As I write this blog post, we are half-way through the Diocesan Conference at Bacon’s College. The first clergy and lay, in-person and online of its kind in the Diocese.

The atmosphere, both, yesterday and today has been electric. Old friends are reconnecting and new friendships being made.

Delegates are having lunch and most likely reflecting and talking about the passionate talk Day two’s morning keynote speaker, CEO of the Children’s Society, Mark Russell, has just given. Bishop Christopher tweeted, “Day two and a passionate address from Mark Russell CEO of the Children’s Society. Full of righteous anger that life in the UK is too hard for too many children – 4.3million at last count and rising. We pledge solidarity and are proud you are a Lay Canon at Southwark Diocese.”

I chatted to Lay Readers Cicelyn Hinds from St Mark, South Norwood and Leonora Davies from St Oswald, Norbury. This is their first conference. “It’s been really interesting so far. The session on forgiveness by Francis Spufford was thought-provoking. My mind is ticking over. You need to forgive, but it has to come from deep down,” said Cicelyn. She continued, “I think it is a great idea that lay and ordained are getting together like this because at the end of the day, we are all working together and we need to help and support each other. We are taking the Word of God to the community and we are transformed by something like this conference. It has been an eye-opener and changes your perspective.”

Leonora said, “I hope to meet a lot of friends who I studied with. And as Bishop Christopher said, it is great to be able to meet this way. I don’t think I would have been able to have come and make new friends if it was a residential.”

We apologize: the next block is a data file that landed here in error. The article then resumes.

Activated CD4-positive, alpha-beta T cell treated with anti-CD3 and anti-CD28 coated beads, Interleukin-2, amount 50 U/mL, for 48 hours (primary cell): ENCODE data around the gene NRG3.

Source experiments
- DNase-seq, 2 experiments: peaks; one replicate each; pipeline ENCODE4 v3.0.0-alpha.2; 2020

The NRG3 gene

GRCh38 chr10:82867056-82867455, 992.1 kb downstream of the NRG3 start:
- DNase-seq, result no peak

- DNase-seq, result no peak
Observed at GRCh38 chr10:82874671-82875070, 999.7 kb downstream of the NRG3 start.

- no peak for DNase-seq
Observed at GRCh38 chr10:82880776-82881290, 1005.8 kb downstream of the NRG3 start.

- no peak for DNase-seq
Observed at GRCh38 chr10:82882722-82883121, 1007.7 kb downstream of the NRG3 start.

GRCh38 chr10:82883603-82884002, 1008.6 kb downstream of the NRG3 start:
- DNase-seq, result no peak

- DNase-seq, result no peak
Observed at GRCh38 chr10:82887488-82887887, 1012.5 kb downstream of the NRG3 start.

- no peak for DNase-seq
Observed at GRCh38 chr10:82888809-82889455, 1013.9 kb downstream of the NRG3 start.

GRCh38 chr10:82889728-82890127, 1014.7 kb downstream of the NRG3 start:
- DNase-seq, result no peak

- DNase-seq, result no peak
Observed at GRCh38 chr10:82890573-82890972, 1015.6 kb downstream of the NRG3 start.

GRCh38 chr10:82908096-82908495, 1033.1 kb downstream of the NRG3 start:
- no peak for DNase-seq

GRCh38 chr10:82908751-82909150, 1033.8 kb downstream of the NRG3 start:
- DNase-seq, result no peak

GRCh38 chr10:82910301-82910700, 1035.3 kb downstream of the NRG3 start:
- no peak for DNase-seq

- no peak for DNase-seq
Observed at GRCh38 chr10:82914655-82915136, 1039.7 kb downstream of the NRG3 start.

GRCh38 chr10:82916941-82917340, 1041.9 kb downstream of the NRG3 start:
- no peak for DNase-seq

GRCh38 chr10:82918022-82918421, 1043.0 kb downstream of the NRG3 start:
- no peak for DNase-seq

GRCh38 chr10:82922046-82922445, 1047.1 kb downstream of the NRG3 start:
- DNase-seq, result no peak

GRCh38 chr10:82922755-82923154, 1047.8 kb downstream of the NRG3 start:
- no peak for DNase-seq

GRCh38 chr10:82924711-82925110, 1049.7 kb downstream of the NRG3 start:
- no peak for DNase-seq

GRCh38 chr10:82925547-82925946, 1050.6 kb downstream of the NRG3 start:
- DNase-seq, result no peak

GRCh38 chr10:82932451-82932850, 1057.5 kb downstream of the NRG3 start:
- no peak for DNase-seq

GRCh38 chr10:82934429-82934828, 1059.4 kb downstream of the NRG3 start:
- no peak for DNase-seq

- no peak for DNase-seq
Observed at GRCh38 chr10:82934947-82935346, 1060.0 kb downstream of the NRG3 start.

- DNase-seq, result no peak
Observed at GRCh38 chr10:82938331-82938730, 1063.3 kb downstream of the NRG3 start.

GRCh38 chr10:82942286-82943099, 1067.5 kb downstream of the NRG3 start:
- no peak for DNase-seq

As people chatted and mingled over lunch, I met Laura, Julie and Liz, who told me about how much they are enjoying the conference so far. The Revd Laura Faturoti is Team Vicar at East Greenwich Team Ministry. She said, “For me, it’s about being reconnected after a really bruising two years and being re-energised by other people as well as the talks and sessions.” Lay Reader, Julie Mason is also from East Greenwich Team Ministry. She said about the conference: “Meeting friends and networking. It’s just good to be together in person. The speakers and seminars are good, but it is actually about the chats over coffee. Realising that the not so good things that are happening to you are also happening to them so you can share ideas.”

The Revd Liz Newman from Charlton Benefice told me her thoughts about the conference: “Nourishment would be my number one word. Also, the networking and sense of connection. After so long of being online and digital to try to sense and take the pulse of the Diocese in a real tangible way. I have been on two other Diocesan conferences and have really good memories of those being transformative. I thought that the first speaker was fantastic.”

As a communications professional, passionate about engagement, it’s been wonderful to see how much people are engaging with the conference and sharing their experiences. By the time this goes online, the conference will be on its last day. We will have listened to inspiring speakers, blessed and nourished by the worship and connected with friends old and new.